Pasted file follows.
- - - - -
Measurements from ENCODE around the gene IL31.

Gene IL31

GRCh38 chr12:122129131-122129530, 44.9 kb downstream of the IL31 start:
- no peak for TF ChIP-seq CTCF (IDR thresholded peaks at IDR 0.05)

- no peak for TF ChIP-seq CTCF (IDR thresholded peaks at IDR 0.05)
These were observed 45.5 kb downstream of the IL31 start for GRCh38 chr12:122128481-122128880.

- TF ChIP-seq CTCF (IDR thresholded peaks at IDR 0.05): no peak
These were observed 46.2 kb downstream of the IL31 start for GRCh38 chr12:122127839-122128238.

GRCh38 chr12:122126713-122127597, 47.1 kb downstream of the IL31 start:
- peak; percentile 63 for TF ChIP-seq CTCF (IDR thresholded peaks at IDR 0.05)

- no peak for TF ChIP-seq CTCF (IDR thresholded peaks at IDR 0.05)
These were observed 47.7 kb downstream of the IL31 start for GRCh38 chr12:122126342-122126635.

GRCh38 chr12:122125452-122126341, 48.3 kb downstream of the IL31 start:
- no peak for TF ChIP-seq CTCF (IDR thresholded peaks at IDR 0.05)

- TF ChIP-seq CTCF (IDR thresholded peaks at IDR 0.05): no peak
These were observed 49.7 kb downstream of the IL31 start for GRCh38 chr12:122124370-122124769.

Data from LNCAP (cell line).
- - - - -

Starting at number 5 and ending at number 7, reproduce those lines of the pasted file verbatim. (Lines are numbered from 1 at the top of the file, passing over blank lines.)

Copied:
- no peak for TF ChIP-seq CTCF (IDR thresholded peaks at IDR 0.05)
These were observed 45.5 kb downstream of the IL31 start for GRCh38 chr12:122128481-122128880.

- TF ChIP-seq CTCF (IDR thresholded peaks at IDR 0.05): no peak